Anyone at all remotely interested in films knows that the Oscars are a bit of a sham, and just to be clear, we’ve known this for a while. By 1942 — when “How Green Was My Valley” beat out “Citizen Kane” and “The Maltese Falcon” for best picture — the trend was set. Each year’s Academy Awards ceremony almost never rewards the year’s truly best film. The winner needs a killer story, an aggressive producer and the eyes of the nation. Veteran filmmakers like Steven Spielberg (with his dastardly cohort Harvey Weinstein) usually carry these factors in spades. So as usually happens, the safest and most predictable film wins. There are no controversies. There are no surprises. But there still remains that vast and almost impenetrable pre-ceremony divide between what will win and what should: baby-faced director Benh Zeitlin’s debut feature “Beasts of the Southern Wild” falls in with the latter.
In this film, 5-year-old Hushpuppy lives with her imperfect and alcoholic father Wink in the Bathtub, an impoverished bayou community set squarely in the sights of both a deadly storm and a pack of recently unfrozen prehistoric creatures called Aurochs. But rather than flee their home, Hushpuppy and Wink brave the destruction and lean on the Bathtub’s other survivors to maintain their collectively penniless way of life. This is a defiance that never dies, even as time runs out on Wink’s failing heart. Eventually, it is Hushpuppy alone who must carry the torch of her ravaged and incomplete community, and it is with this imaginative little girl that the greatest triumphs of life and the living of it are revealed.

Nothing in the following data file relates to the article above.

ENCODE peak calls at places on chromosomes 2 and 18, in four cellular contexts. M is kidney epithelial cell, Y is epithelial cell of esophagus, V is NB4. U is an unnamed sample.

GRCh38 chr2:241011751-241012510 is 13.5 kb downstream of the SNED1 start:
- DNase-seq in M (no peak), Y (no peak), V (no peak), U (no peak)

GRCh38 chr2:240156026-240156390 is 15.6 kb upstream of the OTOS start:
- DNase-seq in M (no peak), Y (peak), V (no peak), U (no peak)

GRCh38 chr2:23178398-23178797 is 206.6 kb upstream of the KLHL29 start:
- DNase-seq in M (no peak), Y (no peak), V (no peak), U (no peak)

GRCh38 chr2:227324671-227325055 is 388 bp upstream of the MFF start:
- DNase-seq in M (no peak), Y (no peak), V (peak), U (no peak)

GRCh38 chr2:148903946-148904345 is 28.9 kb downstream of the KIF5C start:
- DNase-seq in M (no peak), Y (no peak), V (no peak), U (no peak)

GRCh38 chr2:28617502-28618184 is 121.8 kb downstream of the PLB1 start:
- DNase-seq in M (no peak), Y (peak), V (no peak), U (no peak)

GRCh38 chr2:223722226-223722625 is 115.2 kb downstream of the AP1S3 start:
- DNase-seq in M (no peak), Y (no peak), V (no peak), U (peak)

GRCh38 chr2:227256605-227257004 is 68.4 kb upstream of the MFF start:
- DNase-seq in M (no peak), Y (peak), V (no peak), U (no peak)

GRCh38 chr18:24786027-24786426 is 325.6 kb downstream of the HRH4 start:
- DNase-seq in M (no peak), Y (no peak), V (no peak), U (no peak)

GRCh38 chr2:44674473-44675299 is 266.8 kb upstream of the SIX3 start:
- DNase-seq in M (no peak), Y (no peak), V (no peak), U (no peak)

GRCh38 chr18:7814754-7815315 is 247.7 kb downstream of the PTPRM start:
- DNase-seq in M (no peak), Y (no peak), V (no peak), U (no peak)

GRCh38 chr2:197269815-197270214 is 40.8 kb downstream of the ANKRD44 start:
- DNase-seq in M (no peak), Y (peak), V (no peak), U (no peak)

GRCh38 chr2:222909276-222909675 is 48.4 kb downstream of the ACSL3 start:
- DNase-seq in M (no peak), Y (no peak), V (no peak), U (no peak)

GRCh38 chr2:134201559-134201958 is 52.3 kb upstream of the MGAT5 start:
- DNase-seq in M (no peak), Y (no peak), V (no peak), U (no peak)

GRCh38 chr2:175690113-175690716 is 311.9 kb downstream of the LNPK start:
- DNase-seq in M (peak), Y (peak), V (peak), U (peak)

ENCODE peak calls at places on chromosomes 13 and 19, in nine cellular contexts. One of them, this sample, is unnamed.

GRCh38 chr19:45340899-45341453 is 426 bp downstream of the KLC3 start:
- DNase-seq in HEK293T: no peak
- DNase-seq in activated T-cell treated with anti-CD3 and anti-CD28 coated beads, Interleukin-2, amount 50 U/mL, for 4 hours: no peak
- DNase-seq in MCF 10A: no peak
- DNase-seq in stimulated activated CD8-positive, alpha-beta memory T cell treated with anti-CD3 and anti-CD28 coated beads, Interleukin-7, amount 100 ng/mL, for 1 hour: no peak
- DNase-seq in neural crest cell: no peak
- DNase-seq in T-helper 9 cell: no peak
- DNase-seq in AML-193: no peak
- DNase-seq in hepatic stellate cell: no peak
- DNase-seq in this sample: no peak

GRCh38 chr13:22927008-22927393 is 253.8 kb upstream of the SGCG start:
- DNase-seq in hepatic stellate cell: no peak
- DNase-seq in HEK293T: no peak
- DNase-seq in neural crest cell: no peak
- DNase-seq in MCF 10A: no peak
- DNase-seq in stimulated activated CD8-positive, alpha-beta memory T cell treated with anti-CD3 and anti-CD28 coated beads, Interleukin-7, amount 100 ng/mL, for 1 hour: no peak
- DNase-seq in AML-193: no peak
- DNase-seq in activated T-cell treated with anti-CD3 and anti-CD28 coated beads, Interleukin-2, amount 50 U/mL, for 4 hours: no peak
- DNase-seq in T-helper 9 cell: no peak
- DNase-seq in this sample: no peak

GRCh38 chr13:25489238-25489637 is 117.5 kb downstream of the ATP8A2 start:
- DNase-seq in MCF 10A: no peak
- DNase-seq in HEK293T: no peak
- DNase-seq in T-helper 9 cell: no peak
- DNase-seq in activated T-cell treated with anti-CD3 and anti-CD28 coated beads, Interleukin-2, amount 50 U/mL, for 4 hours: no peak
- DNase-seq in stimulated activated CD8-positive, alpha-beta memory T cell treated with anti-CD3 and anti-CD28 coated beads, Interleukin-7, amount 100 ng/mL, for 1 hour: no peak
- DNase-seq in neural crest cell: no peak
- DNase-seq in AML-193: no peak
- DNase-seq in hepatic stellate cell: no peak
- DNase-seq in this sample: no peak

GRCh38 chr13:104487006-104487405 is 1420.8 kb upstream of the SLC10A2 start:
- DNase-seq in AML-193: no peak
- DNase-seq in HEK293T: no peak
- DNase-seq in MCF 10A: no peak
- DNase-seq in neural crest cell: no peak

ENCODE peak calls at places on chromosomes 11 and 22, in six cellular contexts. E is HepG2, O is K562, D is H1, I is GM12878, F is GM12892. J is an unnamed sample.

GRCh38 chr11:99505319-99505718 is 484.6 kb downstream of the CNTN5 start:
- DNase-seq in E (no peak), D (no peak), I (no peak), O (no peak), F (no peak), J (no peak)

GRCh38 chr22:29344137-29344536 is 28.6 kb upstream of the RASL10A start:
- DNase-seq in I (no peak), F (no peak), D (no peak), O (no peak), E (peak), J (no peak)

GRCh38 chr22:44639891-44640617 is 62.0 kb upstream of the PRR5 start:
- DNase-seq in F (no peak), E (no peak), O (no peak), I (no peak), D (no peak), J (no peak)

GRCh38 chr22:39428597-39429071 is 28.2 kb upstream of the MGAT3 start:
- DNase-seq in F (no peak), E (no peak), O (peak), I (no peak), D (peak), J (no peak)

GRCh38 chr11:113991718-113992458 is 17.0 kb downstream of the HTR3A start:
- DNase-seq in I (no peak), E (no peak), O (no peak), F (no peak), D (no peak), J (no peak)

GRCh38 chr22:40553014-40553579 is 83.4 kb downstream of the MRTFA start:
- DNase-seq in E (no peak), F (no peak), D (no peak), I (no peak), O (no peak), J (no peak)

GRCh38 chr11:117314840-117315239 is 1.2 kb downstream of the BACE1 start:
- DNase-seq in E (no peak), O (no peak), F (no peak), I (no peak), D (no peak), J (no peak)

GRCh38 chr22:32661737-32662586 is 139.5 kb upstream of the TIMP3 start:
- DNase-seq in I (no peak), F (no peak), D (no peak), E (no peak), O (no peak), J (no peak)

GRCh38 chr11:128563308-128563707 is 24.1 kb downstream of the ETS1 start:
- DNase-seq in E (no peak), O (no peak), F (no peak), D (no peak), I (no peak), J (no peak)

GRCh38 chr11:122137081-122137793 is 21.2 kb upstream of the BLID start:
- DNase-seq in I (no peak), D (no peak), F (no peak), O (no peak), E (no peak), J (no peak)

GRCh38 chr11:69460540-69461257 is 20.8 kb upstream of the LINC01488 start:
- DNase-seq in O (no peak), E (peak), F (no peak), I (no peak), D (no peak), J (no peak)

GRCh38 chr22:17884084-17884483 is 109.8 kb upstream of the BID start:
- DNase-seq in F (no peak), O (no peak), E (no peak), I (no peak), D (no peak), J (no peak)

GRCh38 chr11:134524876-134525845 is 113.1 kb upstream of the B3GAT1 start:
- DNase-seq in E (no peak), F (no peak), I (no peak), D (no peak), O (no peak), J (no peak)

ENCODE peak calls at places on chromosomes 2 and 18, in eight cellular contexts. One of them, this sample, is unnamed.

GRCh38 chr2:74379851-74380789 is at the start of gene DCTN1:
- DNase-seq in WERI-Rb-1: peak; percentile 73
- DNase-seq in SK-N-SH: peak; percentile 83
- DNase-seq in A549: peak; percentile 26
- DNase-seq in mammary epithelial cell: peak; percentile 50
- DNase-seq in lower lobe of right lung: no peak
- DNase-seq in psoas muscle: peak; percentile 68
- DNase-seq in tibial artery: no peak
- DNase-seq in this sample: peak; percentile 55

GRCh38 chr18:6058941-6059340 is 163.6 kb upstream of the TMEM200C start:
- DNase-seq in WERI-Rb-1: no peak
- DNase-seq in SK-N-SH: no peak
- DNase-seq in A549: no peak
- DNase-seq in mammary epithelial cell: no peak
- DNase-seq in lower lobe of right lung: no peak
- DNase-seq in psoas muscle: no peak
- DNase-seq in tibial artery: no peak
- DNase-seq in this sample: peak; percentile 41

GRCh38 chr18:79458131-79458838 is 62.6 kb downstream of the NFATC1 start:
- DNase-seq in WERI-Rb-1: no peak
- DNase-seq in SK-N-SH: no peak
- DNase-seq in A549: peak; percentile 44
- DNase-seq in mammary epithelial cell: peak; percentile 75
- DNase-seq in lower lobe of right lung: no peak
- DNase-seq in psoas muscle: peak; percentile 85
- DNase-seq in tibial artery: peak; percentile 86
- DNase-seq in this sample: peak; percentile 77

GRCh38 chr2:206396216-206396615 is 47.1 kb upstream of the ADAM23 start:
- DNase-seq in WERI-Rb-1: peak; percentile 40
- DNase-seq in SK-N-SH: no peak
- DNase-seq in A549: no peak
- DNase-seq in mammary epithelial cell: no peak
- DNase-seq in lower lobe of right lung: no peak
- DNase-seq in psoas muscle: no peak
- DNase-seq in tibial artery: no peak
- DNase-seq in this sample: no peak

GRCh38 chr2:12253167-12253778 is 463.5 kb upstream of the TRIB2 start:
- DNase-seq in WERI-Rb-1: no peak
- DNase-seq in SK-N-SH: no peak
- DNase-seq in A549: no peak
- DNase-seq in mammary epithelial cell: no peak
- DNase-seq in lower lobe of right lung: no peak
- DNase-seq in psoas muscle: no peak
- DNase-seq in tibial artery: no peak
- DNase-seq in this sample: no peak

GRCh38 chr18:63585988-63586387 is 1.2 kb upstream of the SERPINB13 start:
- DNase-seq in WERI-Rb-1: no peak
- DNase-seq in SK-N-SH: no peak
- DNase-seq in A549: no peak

From a purely logistical standpoint, this is exactly the kind of film that could make a run at the Oscars. After all, it’s about a broken American minority family that, on some level, finds the meaning of happiness. Voters eat this kind of shit up, but only if it’s spoon-fed to them. Thankfully, Zeitlin refuses to do any such thing, much like his apparent mentor Terrence Malick.
Last year, the modern-day auteur dropped a spiritual and philosophical bombshell on our heads: “The Tree of Life” was nothing short of an atomic wasteland of moral quandaries and probing questions — of the “Is there a meaning to life?” variety. But he wrapped this expansive thematic framework onto a loose (more like plotless) narrative that, for all its pretty images, confounded moviegoers much more than it entertained them. That’s not to say it wasn’t a critically crowning achievement: It snagged numerous independent awards, including at Cannes.
“Beasts” has done much of the same thing. Critics across the spectrum have praised Zeitlin’s debut, hailing it as an astounding insight into a little Southern slice of poor but hardly downtrodden Americana. Indie awards shows (like Cannes and Sundance) have agreed. But don’t book it for one of the Academy’s golden statuettes. That’s a different arena entirely.
And while many people have in fact checked out “Beasts” in some form or fashion, you won’t find its buildup buzz roaring like Aurochs in heat. If anything, the noise has been noticeably absent. No one thinks it has a chance to win, and that’s because it doesn’t. “Beasts” is a lost cause for best picture, just like every Malick movie that’s ever been made or ever will be made.
But I want to believe that this film, which is without a doubt the most visionary little flick to come out in 2012, stands some kind of a reasonable chance. Sure, it’s not “The Godfather” or “Lawrence of Arabia” or “Casablanca.” It’s just little Hushpuppy and her father: individuals that, through some kind of humanistic miracle, resist death and decay in two remarkable blows. They live lives of passion and vitality that in the hands of anyone other than Benh Zeitlin would crumple and then combust. Instead, we get a carefully controlled explosion of sights and wonder that you have to think deserves some kind of higher recognition. If the purpose of the Oscars is to award the year’s best film, the award should go to this film. Too bad it won’t.